Eventually a school comes to be recognized as a distinct entity, proposing certain positions among various controverted points. Again, this may happen suddenly, or it might be a gradual process, and only in retrospect can you see that a new school has emerged. A good example of this in modern times is the emergence of the Dhammayuttika Nikaya in Thaliand.

The fact that a later school espouses certain positions found in earlier discussions doesn’t, therefore, warrant the conclusion that the school must have existed at that time. On the contrary, the normal situation would be to first see discussions of the different points, and later to see schools forming around these positions. And that, I submit, is exactly what the Kathavatthu shows us.

Of course, this doesn’t prove that the schools did not exist at that time. But we need other evidence to establish this, and such evidence is lacking. Indeed, in many cases, it seems certain that the doctrinal points under discussion must have arisen later, so it’s impossible that the entire text stems from the time of Ashoka, although the core of it may well have done. Realistically, it’s likely that the period of composition of the Kathavatthu overlapped the period of the emergence of the schools.

So much for the text itself.

The commentaries then go on to use this text in two rather different ways. In the commentary to the Kathavatthu, each doctrinal point is assigned to a school, or set of schools, of early Buddhism. So far as we know, this attribution is fairly reliable, and the schools did in fact have those views. This is fine, so long as we take it as a record of what the doctrines of the schools were at the time of the commentaries, not as proof that the schools pre-existed the discussions.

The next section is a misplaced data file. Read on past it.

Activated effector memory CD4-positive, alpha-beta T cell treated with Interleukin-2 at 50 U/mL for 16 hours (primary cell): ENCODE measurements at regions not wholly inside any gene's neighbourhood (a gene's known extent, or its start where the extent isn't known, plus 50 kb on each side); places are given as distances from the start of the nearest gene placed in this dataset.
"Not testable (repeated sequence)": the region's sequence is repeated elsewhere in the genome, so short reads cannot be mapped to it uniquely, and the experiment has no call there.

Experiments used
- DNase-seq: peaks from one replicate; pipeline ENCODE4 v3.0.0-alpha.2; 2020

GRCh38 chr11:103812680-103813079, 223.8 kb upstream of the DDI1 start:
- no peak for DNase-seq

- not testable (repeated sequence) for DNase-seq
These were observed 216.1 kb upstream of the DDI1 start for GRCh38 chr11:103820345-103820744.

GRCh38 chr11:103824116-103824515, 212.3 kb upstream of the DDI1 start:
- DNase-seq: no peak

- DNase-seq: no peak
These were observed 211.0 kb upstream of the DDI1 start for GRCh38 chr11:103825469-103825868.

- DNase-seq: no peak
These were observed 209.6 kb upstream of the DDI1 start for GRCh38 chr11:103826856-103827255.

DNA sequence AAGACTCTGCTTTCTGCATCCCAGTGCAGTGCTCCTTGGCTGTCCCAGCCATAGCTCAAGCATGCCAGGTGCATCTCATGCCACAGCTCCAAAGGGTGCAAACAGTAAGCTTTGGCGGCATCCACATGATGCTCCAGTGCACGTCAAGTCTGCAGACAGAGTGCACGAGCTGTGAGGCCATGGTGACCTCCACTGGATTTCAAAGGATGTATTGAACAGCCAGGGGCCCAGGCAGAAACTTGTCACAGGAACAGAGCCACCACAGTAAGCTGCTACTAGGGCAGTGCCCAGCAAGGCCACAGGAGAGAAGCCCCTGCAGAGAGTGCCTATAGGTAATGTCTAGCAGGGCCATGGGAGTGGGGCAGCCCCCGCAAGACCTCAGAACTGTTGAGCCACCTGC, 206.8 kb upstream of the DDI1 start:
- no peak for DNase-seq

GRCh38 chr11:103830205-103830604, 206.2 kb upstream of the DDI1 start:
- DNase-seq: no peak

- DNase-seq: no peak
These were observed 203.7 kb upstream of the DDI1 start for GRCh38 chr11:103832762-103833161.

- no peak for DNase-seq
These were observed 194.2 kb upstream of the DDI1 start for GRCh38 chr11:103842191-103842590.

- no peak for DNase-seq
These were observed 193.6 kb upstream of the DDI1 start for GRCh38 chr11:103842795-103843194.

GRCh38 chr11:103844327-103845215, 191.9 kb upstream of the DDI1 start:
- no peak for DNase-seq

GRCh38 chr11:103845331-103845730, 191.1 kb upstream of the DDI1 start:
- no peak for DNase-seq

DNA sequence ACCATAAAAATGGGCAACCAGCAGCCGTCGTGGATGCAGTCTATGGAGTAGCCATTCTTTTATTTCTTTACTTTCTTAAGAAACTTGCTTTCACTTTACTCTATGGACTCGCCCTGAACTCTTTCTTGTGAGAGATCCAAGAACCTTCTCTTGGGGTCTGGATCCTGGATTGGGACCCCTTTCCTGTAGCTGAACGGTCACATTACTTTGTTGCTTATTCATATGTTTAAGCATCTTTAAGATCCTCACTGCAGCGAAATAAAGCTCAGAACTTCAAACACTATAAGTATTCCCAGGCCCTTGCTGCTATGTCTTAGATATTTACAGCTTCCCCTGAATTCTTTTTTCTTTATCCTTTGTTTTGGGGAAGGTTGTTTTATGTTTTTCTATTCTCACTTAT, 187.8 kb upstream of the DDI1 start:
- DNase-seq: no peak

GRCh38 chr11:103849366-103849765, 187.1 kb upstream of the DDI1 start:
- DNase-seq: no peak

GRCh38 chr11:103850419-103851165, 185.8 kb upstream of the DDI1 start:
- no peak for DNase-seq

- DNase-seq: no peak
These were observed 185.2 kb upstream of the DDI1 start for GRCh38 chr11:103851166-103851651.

In the commentary to the Vinaya, the background story is of non-Buddhists who enter the Sangha fraudulently and teach non-Buddhist ideologies. If I recall correctly, the Samantapasadika says they espoused the 62 views of the Brahmajala, in other words, the diverse range of non-Buddhist views at the time. The Council is convened and the heretics expelled. Then Moggallana composed the Kathavatthu to refute the heretics.

The problem with this narrative is obvious: the Kathavatthu doesn’t discuss the 62 views, or any non-Buddhist views, at all. Of course it’s quite possible, even likely, that the Sangha at the time suffered from both non-Buddhist intrusions and from disputes among Buddhists. And again, there is no reason why a senior leader such as Moggaliputta should not have been involved in both issues. But the point is, nothing in this story mentions the existence of other Buddhist sects. The entire narrative speaks only of non-Buddhists who are expelled.

Thus neither the Kathavatthu, nor the narrative of the Kathavatthu’s composition, mention the existence of Buddhist schools. The commentary assigns the discussions to various schools, but there is no need to think this represents the situation at the time of Ashoka.


I remember reading that early manuscript finds had Mahayana and some sort of Theravada suttas at the same location, without signs of a sectarian divide. In my vague memory these would be Gandhari findings from around 1st century CE. Is that somehow connected with the sect and schism discussion?

That sounds like a reasonable explanation of what happened. I recall reading there were 3 places in meetirigala nissaranawana a meditation centre in Sri Lanka where three slightly different versions of same meditation was taught, if memory serves. Divergent opinions are part and parcel of the dhamma and that dynamism will serve as a wellspring of the new and the old. To break off is to isolate and become ‘cultish’- not the format that most will benefit from.

with metta